In the past municipalities have argued that an infrastructure deficit exist and that funds from the province were inadequate. However they never acknowledge that municipalities have continued to spend with the same abandon without ever looking at alternative ways of providing services. The cost of public sector labour is on a continuous upward trend; in some cases reaching over 60% of operating costs.

As the Minister shuts one door, Transformation Calgary opens a new one with their proposal for a 1% tax. On the face of it this proposal seems to have some merit, but the administration and jurisdictional problems abound. To have it implemented would require Federal and Provincial buy in.

The premise of a new 1% tax is that Calgary suffers from a lack of infrastructure that would make it world class. Therefore Transformation Calgary flies in Oklahoma City’s former mayor, Ron Norick to explain to 150 Community associations’ leaders how it can be done. Problem is that we do not take into consideration a number of factors.

First that taxation rules in the U.S is totally different from ours. Municipalities have the ability to raise funds through municipal bonds, and their relationship with the State is different from the Municipal/Provincial relationship.  This is another reason why new taxing powers should not be granted before roles are clearly defined.

Furthermore, why is it that infrastructure problems must be solved through taxation? In the case of recreation arenas there are many sports organization that would raise the money to provide them, provided that government would allocate the land and grant tax credits for their provision.. As for libraries, in the 21st century grand buildings are becoming obsolete. With the advent of technology books will be available digitally.

Why a new tax, when we could give tax credits to contributors. Individuals and companies who contribute towards these ‘badly needed’ infrastructures could easily be given the right to deduct a percentage of their donation from their municipal taxes. Instead of imposing a new tax, which is never voluntary, we should reward philanthropic contribution no matter how large or small through tax deductions.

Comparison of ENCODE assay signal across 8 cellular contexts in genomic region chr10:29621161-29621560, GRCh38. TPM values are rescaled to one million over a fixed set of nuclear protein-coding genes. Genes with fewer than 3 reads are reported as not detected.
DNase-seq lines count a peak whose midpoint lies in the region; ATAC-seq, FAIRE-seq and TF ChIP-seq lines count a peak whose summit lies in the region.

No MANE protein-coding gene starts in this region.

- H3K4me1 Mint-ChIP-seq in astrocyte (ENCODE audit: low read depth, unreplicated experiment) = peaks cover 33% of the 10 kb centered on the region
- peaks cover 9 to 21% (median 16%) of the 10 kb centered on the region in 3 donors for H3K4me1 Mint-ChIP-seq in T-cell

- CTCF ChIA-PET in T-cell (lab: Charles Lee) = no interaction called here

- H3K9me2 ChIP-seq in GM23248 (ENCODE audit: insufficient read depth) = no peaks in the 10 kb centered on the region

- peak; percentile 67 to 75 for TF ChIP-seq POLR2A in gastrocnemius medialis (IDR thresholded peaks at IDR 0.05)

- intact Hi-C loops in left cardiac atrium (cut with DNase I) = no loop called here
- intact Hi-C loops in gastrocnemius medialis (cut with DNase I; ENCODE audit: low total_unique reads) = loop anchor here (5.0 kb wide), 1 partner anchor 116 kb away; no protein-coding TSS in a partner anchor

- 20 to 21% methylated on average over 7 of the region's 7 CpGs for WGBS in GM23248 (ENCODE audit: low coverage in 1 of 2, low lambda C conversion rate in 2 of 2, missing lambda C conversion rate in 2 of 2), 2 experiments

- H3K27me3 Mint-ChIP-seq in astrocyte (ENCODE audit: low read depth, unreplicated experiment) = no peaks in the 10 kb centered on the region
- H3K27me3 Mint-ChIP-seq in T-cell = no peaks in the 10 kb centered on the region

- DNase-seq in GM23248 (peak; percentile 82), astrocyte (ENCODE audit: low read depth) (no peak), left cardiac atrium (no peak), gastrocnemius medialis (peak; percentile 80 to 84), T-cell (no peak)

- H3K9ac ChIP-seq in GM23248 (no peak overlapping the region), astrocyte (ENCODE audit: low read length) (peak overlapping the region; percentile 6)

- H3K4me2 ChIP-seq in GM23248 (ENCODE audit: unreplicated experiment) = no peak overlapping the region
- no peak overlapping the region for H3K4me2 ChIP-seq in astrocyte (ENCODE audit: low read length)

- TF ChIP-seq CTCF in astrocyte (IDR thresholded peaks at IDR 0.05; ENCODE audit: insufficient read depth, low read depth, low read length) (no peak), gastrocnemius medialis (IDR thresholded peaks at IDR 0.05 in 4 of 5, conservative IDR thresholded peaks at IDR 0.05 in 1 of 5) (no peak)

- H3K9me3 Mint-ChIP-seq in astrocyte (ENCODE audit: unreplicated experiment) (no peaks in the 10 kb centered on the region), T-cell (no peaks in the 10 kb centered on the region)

The whole idea of this tax is to appeal to the community on the basis of a leftist mantra. One that believes that quality of life should be provided through taxation. The philosophy is that if’ you build they will come’, that may be true but can’t we find another the way of funding them. Taxation for the arts is not the only way to decrease crime and obesity, and foster innovation, creativity, talent and capital. How about financial incentives?
The problem with a new tax is that once started it will never stop. One tax will lead to another. Going down this slippery slope should be a non-starter. One of the startling remarks was that Oklahoma was so pleased with the initial tax that citizens voted for another one. Of course the new library is named after Norick. How about the Felesky Library or the Brookman Saddledome? There are many philanthropic Calgarians who have their names associated with the arts and education, lets us continue on this path rather than taxing ordinary people. Calgarians must also be mindful of what is happening in Edmonton with regards to the new arena and the Katz contribution to the Progressive Conservative.

While we believe that new facilities are needed, we also believe that they can be built without new taxes. Should Calgarians ever accept a 1% tax they should ensure that sunset clauses are always included in any proposal.  

Be careful of politicians and their friends who bear gifts of new infrastructure that will cost you only pennies. A tax is a tax and it comes out of your pocket whether you like it or not. Tax is a dirty word. Demand tax credits before you contribute one more penny in taxes.

Marcel Latouche